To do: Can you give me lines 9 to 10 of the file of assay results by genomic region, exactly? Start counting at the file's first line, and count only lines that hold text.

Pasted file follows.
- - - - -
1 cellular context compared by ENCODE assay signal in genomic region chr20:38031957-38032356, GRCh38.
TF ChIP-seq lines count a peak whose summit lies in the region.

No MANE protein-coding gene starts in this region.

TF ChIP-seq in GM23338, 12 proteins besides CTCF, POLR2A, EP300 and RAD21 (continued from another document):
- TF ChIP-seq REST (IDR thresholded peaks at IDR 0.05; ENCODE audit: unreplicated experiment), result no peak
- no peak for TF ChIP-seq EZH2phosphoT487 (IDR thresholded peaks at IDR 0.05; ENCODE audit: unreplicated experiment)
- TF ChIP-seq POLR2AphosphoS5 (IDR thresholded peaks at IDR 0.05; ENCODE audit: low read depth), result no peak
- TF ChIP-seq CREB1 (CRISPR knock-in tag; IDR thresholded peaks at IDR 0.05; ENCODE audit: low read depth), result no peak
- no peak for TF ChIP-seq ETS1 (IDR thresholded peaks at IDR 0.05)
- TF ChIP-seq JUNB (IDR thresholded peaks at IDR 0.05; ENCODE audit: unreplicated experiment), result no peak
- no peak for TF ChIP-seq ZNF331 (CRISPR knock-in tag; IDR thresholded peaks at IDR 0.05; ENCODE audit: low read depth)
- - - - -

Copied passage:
- no peak for TF ChIP-seq ETS1 (IDR thresholded peaks at IDR 0.05)
- TF ChIP-seq JUNB (IDR thresholded peaks at IDR 0.05; ENCODE audit: unreplicated experiment), result no peak